What has become universal is the dismissive attitudes of the elite to their challengers.It is difficult for the elite to take seriously that the less educated, the less sophisticated and the less successful would take control of the situation. The French Bourbons and the Russian Romanovs had similar contempt for the crowds in the streets. They dismissed their lack of understanding and inability to act – right to the moment they burst into the palaces.

The analogy should not be overdone but also should not be dismissed. The distance between what I will call the technocratic elite and the increasingly displaced lower-middle and even middle class is becoming one of the major characteristics of our time. This elite did not expect “leave” to win because it was clear to them that the EU would work itself out. They didn’t know anyone who disagreed with them – a measure of how far out of touch they had become with the real world. And above all, they were dismissive of the kind of people who led their opponents.

Not understanding their own isolation and insularity; not grasping the different world view of “leave” supporters or that they couldn’t care less if the financial institutions of the City moved to Frankfurt; not grasping the contempt in which they were held by so many, the elite believed that “leave” could not win. …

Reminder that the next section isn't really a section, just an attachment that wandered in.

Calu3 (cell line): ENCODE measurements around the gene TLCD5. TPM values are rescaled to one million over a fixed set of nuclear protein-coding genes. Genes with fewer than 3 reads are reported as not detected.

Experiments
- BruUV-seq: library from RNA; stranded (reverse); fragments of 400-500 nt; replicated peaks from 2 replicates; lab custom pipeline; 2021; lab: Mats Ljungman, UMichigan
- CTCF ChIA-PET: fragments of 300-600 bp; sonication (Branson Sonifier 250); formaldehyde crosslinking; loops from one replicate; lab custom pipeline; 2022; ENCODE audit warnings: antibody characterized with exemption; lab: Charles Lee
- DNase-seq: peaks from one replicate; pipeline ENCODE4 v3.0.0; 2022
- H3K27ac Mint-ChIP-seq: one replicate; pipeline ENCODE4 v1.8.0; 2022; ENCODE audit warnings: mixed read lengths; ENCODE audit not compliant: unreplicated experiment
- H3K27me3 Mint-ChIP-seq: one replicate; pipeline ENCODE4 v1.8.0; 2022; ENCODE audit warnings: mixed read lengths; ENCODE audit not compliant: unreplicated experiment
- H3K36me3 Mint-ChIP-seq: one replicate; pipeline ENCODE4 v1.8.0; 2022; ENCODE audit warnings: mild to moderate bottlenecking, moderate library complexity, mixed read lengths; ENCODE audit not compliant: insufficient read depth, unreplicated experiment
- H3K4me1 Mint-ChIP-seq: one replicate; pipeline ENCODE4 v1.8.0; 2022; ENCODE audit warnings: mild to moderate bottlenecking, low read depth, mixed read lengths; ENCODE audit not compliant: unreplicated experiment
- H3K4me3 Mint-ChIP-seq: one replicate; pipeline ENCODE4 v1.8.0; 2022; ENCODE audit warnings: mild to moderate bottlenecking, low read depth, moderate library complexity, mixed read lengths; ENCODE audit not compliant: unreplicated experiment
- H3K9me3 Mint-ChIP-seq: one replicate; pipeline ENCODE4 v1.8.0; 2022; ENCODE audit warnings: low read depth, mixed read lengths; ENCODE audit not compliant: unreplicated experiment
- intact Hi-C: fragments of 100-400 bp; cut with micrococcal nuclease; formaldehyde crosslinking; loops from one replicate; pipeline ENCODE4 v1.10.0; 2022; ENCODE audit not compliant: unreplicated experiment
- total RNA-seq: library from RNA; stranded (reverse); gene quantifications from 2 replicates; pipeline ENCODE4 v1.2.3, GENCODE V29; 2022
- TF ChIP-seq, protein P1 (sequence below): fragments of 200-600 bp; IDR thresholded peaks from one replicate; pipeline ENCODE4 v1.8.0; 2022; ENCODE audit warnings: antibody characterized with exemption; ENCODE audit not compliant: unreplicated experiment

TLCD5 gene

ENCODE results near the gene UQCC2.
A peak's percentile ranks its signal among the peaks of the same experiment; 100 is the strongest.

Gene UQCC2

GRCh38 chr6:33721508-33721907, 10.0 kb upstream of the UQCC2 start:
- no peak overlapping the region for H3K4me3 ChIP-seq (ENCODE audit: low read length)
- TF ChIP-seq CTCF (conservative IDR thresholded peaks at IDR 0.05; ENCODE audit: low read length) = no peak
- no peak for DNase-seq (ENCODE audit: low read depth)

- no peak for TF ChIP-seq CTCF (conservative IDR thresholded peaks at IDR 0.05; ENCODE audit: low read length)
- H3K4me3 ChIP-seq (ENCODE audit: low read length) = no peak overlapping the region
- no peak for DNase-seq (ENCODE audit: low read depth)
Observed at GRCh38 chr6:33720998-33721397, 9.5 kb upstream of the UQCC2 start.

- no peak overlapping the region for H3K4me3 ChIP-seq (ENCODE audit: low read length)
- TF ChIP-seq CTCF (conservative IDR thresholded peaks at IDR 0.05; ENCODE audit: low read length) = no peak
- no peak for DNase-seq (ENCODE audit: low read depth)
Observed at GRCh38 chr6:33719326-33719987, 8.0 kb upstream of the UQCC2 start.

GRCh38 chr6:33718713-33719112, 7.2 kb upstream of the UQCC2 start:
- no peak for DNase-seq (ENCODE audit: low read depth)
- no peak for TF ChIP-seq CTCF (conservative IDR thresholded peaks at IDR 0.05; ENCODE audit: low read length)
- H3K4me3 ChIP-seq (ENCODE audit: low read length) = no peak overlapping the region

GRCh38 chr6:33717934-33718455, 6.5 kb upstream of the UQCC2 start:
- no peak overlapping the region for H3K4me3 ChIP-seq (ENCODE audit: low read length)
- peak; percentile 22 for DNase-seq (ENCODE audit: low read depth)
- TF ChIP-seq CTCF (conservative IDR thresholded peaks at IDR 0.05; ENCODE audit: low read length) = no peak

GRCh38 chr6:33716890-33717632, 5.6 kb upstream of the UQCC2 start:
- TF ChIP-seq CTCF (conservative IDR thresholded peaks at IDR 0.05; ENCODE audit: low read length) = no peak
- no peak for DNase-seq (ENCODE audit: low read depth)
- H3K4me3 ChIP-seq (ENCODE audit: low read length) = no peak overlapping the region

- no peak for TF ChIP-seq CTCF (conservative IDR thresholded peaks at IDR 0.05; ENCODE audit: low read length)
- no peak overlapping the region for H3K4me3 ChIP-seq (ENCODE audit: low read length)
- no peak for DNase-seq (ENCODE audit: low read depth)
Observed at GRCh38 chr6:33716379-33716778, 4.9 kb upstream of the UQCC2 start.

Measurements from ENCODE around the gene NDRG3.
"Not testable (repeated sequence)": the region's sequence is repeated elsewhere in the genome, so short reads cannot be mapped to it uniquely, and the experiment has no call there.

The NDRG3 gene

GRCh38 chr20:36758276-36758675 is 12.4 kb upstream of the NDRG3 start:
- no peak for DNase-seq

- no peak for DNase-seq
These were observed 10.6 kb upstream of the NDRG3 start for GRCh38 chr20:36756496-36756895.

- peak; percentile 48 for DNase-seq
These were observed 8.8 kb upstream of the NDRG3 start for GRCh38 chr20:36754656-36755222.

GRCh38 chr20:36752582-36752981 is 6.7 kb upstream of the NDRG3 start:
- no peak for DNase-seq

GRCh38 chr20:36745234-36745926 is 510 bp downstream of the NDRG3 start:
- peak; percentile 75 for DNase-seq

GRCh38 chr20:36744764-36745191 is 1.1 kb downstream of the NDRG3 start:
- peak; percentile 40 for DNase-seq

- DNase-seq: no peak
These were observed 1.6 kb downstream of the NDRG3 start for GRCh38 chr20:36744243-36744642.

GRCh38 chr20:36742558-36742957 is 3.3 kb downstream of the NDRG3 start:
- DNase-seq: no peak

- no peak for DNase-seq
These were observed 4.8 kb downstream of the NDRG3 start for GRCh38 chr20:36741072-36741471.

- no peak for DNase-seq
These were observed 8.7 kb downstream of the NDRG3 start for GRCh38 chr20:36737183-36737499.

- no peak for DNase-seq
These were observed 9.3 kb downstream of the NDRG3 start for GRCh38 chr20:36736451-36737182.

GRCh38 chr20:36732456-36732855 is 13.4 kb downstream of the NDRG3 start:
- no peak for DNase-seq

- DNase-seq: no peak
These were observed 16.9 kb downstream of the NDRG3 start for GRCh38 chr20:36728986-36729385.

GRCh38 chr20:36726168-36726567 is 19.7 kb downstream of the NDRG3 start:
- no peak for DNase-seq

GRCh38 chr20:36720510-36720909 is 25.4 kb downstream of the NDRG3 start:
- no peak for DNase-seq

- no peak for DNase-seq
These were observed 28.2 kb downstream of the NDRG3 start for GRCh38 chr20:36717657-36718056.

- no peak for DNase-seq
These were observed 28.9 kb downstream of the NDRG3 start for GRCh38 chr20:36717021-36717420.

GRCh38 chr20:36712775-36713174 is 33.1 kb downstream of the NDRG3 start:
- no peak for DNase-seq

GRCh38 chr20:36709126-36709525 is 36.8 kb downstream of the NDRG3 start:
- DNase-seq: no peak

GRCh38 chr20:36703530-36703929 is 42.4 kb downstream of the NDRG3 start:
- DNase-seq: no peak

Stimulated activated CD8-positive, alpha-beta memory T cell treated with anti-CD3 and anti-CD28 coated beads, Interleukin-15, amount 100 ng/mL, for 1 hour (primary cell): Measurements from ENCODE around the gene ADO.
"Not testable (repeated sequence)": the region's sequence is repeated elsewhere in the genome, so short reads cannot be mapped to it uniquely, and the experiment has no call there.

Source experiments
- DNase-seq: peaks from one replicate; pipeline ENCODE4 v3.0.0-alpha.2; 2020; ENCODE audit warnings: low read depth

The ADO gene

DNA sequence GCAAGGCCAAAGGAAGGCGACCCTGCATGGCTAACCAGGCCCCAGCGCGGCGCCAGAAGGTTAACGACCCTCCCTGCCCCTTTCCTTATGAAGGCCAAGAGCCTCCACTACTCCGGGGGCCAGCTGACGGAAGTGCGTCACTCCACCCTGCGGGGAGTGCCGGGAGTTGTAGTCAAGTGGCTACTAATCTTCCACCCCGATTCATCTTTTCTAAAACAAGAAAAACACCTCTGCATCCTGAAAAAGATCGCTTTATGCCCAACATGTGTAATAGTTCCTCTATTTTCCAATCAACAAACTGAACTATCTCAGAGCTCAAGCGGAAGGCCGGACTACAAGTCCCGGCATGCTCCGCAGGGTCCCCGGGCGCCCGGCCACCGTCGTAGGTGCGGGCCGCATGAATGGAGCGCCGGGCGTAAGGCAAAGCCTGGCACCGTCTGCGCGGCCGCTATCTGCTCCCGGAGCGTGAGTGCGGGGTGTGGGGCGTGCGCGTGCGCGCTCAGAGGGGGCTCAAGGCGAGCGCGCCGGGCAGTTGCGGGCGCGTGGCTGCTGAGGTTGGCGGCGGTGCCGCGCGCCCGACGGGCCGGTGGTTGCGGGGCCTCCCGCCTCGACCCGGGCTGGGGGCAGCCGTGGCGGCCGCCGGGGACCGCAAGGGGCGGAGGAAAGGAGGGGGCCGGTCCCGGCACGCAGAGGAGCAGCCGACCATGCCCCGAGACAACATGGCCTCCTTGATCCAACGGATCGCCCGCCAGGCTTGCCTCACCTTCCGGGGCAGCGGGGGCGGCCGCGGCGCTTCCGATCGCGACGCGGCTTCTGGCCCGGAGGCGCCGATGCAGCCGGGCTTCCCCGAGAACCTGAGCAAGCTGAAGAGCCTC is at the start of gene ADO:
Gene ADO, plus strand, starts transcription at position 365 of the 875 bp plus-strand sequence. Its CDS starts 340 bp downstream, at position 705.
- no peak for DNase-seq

In the end, the financial decline on Friday resulted from the lack of imagination of the elite. And it is that lack of imagination that led them to believe that the current situation could continue. That lack of imagination, the fact that the elite had no idea of what was happening beyond their circle of acquaintances, is a far greater crisis in the West than whether Britain is in the EU or even if the EU survives.

We are living in a social divide so deep that serious people of good will and a certain class have never met anyone who wants to leave the EU or who supports blocking Muslim immigration or perhaps even who will vote for Donald Trump.

No one had the right to believe that this couldn’t happen. No one should believe that it will be confined to Britain. No one should believe that it won’t happen again. The days when the elite could assert that the EU is going to be just fine in the face of evidence to the contrary are over.